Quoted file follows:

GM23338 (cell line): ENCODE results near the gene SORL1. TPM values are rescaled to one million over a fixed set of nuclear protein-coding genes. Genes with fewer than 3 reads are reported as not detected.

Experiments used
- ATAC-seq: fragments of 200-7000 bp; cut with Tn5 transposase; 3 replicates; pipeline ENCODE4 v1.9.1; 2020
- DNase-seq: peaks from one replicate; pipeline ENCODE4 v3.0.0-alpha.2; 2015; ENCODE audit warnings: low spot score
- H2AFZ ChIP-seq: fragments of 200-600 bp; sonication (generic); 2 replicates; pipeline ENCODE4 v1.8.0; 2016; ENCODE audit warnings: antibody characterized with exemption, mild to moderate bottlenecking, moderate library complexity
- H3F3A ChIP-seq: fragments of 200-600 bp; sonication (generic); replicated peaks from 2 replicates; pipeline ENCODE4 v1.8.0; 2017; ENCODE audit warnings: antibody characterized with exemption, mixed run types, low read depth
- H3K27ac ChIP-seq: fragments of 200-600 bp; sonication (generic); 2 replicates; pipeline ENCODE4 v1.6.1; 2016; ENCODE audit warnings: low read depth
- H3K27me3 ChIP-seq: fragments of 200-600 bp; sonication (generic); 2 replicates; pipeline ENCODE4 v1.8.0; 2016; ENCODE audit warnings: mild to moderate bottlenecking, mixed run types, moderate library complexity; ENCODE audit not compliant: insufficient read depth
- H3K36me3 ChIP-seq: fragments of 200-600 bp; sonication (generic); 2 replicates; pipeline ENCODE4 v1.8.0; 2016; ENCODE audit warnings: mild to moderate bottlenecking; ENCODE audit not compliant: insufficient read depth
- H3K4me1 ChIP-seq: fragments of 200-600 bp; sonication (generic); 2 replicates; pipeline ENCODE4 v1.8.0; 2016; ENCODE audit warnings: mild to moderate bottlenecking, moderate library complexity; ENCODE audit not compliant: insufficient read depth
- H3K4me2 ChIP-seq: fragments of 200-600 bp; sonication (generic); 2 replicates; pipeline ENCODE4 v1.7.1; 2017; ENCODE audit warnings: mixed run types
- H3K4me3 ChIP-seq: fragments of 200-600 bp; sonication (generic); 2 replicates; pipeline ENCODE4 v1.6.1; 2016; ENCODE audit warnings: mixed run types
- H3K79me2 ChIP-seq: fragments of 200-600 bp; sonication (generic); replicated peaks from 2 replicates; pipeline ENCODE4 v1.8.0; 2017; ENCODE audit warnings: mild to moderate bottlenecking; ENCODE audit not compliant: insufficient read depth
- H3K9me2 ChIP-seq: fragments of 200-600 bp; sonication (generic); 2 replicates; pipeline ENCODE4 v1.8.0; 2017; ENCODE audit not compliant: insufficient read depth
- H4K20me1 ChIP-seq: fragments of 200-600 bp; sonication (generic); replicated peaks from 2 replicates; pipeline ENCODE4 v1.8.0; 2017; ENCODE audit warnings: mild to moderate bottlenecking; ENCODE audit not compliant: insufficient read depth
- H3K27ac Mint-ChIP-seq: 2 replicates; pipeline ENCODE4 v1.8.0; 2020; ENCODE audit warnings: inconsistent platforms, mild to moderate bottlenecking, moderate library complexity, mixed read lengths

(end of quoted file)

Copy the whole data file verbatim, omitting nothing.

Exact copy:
GM23338 (cell line): ENCODE results near the gene SORL1. TPM values are rescaled to one million over a fixed set of nuclear protein-coding genes. Genes with fewer than 3 reads are reported as not detected.

Experiments used
- ATAC-seq: fragments of 200-7000 bp; cut with Tn5 transposase; 3 replicates; pipeline ENCODE4 v1.9.1; 2020
- DNase-seq: peaks from one replicate; pipeline ENCODE4 v3.0.0-alpha.2; 2015; ENCODE audit warnings: low spot score
- H2AFZ ChIP-seq: fragments of 200-600 bp; sonication (generic); 2 replicates; pipeline ENCODE4 v1.8.0; 2016; ENCODE audit warnings: antibody characterized with exemption, mild to moderate bottlenecking, moderate library complexity
- H3F3A ChIP-seq: fragments of 200-600 bp; sonication (generic); replicated peaks from 2 replicates; pipeline ENCODE4 v1.8.0; 2017; ENCODE audit warnings: antibody characterized with exemption, mixed run types, low read depth
- H3K27ac ChIP-seq: fragments of 200-600 bp; sonication (generic); 2 replicates; pipeline ENCODE4 v1.6.1; 2016; ENCODE audit warnings: low read depth
- H3K27me3 ChIP-seq: fragments of 200-600 bp; sonication (generic); 2 replicates; pipeline ENCODE4 v1.8.0; 2016; ENCODE audit warnings: mild to moderate bottlenecking, mixed run types, moderate library complexity; ENCODE audit not compliant: insufficient read depth
- H3K36me3 ChIP-seq: fragments of 200-600 bp; sonication (generic); 2 replicates; pipeline ENCODE4 v1.8.0; 2016; ENCODE audit warnings: mild to moderate bottlenecking; ENCODE audit not compliant: insufficient read depth
- H3K4me1 ChIP-seq: fragments of 200-600 bp; sonication (generic); 2 replicates; pipeline ENCODE4 v1.8.0; 2016; ENCODE audit warnings: mild to moderate bottlenecking, moderate library complexity; ENCODE audit not compliant: insufficient read depth
- H3K4me2 ChIP-seq: fragments of 200-600 bp; sonication (generic); 2 replicates; pipeline ENCODE4 v1.7.1; 2017; ENCODE audit warnings: mixed run types
- H3K4me3 ChIP-seq: fragments of 200-600 bp; sonication (generic); 2 replicates; pipeline ENCODE4 v1.6.1; 2016; ENCODE audit warnings: mixed run types
- H3K79me2 ChIP-seq: fragments of 200-600 bp; sonication (generic); replicated peaks from 2 replicates; pipeline ENCODE4 v1.8.0; 2017; ENCODE audit warnings: mild to moderate bottlenecking; ENCODE audit not compliant: insufficient read depth
- H3K9me2 ChIP-seq: fragments of 200-600 bp; sonication (generic); 2 replicates; pipeline ENCODE4 v1.8.0; 2017; ENCODE audit not compliant: insufficient read depth
- H4K20me1 ChIP-seq: fragments of 200-600 bp; sonication (generic); replicated peaks from 2 replicates; pipeline ENCODE4 v1.8.0; 2017; ENCODE audit warnings: mild to moderate bottlenecking; ENCODE audit not compliant: insufficient read depth
- H3K27ac Mint-ChIP-seq: 2 replicates; pipeline ENCODE4 v1.8.0; 2020; ENCODE audit warnings: inconsistent platforms, mild to moderate bottlenecking, moderate library complexity, mixed read lengths